The human brain has been called the most complex object in the known universe, and in many ways it's the final frontier of science. A hundred billion neurons, close to a quadrillion connections between them, and we don't even fully understand a single cell.

Neuroscience aims to understand how a person arises out of a clump of squishy matter. It's where psychology meets biology. And with new tools at our disposal—computer simulations, medical imaging—we double our knowledge every decade. Roll up your sleeves and poke around.

Recent Posts on Neuroscience

Are You a Feeler, Doer, or Thinker?

By Leon Pomeroy Ph.D. on August 29, 2015 in Beyond Good and Evil
What no other words can tell me so clearly

What Constitutes Real Science?

By Billi Gordon Ph.D. on August 29, 2015 in Obesely Speaking
"Say it ain't so Joe!": Science and Nature both question the scientific validity of over half of the published psychology research.

Mass Shootings and Mass Media

By Helen M Farrell M.D. on August 29, 2015 in Frontpage Forensics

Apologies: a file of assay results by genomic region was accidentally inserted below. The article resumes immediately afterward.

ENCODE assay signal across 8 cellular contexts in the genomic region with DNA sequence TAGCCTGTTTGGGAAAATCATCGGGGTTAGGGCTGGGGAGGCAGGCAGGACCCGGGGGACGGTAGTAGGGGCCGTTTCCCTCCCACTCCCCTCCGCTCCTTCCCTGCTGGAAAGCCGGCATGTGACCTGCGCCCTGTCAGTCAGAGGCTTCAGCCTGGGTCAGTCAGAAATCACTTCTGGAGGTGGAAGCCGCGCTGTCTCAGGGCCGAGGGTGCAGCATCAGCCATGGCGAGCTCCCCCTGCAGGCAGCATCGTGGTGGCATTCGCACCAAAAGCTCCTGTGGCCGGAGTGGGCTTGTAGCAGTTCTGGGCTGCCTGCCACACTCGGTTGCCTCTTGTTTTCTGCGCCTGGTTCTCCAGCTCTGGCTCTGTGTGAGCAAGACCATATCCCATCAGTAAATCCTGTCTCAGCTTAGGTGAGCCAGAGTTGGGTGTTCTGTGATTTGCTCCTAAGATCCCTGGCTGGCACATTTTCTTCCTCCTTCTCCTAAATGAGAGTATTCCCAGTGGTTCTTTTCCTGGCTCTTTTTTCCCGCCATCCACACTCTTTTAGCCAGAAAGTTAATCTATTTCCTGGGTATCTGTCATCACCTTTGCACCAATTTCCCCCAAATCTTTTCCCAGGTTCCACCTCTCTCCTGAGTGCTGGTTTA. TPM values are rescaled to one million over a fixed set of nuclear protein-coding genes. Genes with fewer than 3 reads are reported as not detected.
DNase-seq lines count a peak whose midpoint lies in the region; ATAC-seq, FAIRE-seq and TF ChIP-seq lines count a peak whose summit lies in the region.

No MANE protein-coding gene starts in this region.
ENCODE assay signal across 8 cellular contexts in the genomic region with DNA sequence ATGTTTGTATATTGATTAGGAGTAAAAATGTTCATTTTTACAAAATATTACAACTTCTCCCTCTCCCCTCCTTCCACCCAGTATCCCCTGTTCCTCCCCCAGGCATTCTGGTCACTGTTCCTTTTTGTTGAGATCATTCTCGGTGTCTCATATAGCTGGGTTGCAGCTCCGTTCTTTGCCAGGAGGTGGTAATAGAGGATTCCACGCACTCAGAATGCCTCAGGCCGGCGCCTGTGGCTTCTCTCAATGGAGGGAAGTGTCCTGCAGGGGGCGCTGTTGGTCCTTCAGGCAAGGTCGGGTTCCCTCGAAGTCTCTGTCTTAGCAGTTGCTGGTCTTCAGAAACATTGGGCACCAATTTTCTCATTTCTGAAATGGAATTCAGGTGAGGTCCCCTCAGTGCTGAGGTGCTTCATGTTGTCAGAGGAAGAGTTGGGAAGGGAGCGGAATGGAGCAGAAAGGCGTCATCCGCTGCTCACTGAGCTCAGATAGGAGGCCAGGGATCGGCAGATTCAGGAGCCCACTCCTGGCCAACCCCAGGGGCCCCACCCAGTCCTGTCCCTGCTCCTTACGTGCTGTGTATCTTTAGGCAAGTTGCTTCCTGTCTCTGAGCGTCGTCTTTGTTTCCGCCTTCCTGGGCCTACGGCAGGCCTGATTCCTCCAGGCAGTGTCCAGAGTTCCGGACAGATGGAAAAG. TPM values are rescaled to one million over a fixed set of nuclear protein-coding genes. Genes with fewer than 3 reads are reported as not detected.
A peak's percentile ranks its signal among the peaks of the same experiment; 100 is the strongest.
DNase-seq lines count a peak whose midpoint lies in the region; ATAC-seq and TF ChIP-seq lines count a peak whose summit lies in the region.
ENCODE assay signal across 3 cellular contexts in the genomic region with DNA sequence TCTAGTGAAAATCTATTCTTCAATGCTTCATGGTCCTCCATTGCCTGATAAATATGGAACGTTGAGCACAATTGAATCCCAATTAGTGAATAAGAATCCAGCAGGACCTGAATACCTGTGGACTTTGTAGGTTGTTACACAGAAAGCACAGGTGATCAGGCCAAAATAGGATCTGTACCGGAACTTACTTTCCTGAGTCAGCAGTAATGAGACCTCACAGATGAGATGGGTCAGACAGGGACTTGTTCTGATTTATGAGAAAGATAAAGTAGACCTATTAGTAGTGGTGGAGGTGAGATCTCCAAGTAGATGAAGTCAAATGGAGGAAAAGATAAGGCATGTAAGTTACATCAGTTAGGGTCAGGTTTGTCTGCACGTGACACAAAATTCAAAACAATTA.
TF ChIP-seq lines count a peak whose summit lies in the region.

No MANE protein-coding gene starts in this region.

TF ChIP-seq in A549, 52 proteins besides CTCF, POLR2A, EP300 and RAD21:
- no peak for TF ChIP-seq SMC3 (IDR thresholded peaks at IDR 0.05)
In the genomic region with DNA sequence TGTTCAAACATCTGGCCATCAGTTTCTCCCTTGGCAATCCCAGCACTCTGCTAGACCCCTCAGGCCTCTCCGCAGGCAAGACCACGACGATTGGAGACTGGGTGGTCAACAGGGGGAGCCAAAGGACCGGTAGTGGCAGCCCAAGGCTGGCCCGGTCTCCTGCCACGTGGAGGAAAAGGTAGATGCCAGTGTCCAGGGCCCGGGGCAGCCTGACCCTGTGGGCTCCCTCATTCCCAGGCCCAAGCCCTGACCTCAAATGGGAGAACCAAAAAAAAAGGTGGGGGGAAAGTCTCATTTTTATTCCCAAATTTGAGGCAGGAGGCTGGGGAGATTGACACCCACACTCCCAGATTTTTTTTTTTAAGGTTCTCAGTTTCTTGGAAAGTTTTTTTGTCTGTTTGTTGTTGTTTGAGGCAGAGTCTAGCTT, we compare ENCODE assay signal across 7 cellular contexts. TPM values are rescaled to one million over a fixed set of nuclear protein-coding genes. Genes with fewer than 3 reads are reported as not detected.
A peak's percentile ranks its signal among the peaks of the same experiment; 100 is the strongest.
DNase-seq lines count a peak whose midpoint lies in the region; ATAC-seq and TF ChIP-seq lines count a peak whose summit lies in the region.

It is easy for violent acts to become sensationalized in the age of social media and live streaming. It's important to recognize the negative impact of tantalizing news stories to our brains and use our technological tools to enhance community support.

Is Psychological Science Bad Science?

By Denise Cummins Ph.D. on August 28, 2015 in Good Thinking
In the largest replication effort to date, researchers could not replicate over half of the psychology studies targeted. Here is why that doesn't spell doom for psychological science.

The Superhuman Athlete

Find out how Olga Kotelko stays fit physically and mentally at the age of 95.

Can Science Tell us Anything about the Soul?

By Julien Musolino Ph.D. on August 27, 2015 in Soul Fallacy
Science gives us every reason to think that the soul, like the Emperor’s new clothes in Andersen’s famous tale, is a fiction.

Stereotypical Gender Differences in Sexuality Are Crumbling

By Nigel Barber Ph.D. on August 27, 2015 in The Human Beast